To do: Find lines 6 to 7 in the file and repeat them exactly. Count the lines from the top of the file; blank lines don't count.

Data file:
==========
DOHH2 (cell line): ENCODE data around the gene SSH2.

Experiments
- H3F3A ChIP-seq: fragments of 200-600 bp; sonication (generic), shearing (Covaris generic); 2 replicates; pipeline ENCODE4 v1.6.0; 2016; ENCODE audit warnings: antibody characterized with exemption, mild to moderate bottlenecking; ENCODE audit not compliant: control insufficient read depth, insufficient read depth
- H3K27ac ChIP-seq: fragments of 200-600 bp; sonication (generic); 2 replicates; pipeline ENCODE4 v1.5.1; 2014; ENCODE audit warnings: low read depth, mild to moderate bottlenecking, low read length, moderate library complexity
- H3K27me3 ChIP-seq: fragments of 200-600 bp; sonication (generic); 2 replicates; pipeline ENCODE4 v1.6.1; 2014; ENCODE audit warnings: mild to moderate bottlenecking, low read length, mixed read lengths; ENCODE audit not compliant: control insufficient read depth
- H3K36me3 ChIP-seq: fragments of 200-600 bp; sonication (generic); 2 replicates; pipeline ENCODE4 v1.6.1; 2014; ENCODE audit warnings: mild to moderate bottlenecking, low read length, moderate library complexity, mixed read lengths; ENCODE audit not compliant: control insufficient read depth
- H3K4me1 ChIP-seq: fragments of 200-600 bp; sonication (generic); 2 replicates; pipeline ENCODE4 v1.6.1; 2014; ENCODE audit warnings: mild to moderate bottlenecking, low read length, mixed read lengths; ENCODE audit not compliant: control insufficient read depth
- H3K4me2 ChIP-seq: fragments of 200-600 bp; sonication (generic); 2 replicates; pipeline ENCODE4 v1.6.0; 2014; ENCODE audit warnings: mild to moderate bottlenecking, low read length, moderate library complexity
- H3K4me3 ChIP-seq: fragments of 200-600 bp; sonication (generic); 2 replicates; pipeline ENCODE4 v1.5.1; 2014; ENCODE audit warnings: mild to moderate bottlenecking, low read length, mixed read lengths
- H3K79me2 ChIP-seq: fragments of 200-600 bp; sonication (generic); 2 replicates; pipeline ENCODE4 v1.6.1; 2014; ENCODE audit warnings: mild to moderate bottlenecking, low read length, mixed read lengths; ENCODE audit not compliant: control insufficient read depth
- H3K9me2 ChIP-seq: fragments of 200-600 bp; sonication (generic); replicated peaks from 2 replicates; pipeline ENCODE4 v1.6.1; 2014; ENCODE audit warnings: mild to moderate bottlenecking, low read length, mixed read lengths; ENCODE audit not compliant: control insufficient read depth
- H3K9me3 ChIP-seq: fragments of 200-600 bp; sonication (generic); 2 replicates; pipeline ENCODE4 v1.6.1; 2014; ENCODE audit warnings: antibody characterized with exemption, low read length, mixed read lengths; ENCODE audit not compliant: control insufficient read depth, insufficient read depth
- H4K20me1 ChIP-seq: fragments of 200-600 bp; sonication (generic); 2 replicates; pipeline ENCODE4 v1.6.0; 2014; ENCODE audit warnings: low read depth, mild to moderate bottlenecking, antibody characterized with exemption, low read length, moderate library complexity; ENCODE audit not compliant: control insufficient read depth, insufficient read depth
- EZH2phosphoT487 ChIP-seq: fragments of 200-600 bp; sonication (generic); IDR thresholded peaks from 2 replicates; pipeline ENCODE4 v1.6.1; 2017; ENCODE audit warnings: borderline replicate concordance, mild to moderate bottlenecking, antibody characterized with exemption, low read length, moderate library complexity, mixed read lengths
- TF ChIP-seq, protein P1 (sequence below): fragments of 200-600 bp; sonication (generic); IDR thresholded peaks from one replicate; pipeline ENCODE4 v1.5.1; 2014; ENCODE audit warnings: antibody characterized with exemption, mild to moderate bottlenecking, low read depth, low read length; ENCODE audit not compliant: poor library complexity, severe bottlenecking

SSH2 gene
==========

- H3K36me3 ChIP-seq: fragments of 200-600 bp; sonication (generic); 2 replicates; pipeline ENCODE4 v1.6.1; 2014; ENCODE audit warnings: mild to moderate bottlenecking, low read length, moderate library complexity, mixed read lengths; ENCODE audit not compliant: control insufficient read depth
- H3K4me1 ChIP-seq: fragments of 200-600 bp; sonication (generic); 2 replicates; pipeline ENCODE4 v1.6.1; 2014; ENCODE audit warnings: mild to moderate bottlenecking, low read length, mixed read lengths; ENCODE audit not compliant: control insufficient read depth